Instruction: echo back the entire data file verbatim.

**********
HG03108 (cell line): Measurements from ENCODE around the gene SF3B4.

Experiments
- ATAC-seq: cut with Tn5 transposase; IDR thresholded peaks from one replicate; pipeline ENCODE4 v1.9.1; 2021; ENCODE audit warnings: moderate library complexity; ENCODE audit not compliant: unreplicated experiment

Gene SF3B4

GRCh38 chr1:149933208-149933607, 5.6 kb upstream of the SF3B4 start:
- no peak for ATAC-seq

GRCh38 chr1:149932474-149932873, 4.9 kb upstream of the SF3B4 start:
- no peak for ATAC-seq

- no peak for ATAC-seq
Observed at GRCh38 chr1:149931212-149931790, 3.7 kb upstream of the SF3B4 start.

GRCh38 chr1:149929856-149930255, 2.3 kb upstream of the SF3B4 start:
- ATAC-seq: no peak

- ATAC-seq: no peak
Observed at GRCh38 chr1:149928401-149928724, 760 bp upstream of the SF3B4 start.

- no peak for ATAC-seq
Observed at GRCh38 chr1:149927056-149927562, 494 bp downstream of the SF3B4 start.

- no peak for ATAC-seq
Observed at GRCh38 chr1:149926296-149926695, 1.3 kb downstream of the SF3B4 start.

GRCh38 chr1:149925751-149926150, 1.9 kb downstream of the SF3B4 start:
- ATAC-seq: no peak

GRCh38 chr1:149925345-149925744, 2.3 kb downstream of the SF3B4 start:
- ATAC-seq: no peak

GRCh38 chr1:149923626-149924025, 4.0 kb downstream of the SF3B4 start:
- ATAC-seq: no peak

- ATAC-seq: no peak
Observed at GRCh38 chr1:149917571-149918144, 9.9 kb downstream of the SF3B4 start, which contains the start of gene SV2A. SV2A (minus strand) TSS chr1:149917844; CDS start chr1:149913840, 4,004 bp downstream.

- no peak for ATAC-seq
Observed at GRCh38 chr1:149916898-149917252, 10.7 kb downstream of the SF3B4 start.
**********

HG03108 (cell line): Measurements from ENCODE around the gene SF3B4.

Experiments
- ATAC-seq: cut with Tn5 transposase; IDR thresholded peaks from one replicate; pipeline ENCODE4 v1.9.1; 2021; ENCODE audit warnings: moderate library complexity; ENCODE audit not compliant: unreplicated experiment

Gene SF3B4

GRCh38 chr1:149933208-149933607, 5.6 kb upstream of the SF3B4 start:
- no peak for ATAC-seq

GRCh38 chr1:149932474-149932873, 4.9 kb upstream of the SF3B4 start:
- no peak for ATAC-seq

- no peak for ATAC-seq
Observed at GRCh38 chr1:149931212-149931790, 3.7 kb upstream of the SF3B4 start.

GRCh38 chr1:149929856-149930255, 2.3 kb upstream of the SF3B4 start:
- ATAC-seq: no peak

- ATAC-seq: no peak
Observed at GRCh38 chr1:149928401-149928724, 760 bp upstream of the SF3B4 start.

- no peak for ATAC-seq
Observed at GRCh38 chr1:149927056-149927562, 494 bp downstream of the SF3B4 start.

- no peak for ATAC-seq
Observed at GRCh38 chr1:149926296-149926695, 1.3 kb downstream of the SF3B4 start.

GRCh38 chr1:149925751-149926150, 1.9 kb downstream of the SF3B4 start:
- ATAC-seq: no peak

GRCh38 chr1:149925345-149925744, 2.3 kb downstream of the SF3B4 start:
- ATAC-seq: no peak

GRCh38 chr1:149923626-149924025, 4.0 kb downstream of the SF3B4 start:
- ATAC-seq: no peak

- ATAC-seq: no peak
Observed at GRCh38 chr1:149917571-149918144, 9.9 kb downstream of the SF3B4 start, which contains the start of gene SV2A. SV2A (minus strand) TSS chr1:149917844; CDS start chr1:149913840, 4,004 bp downstream.

- no peak for ATAC-seq
Observed at GRCh38 chr1:149916898-149917252, 10.7 kb downstream of the SF3B4 start.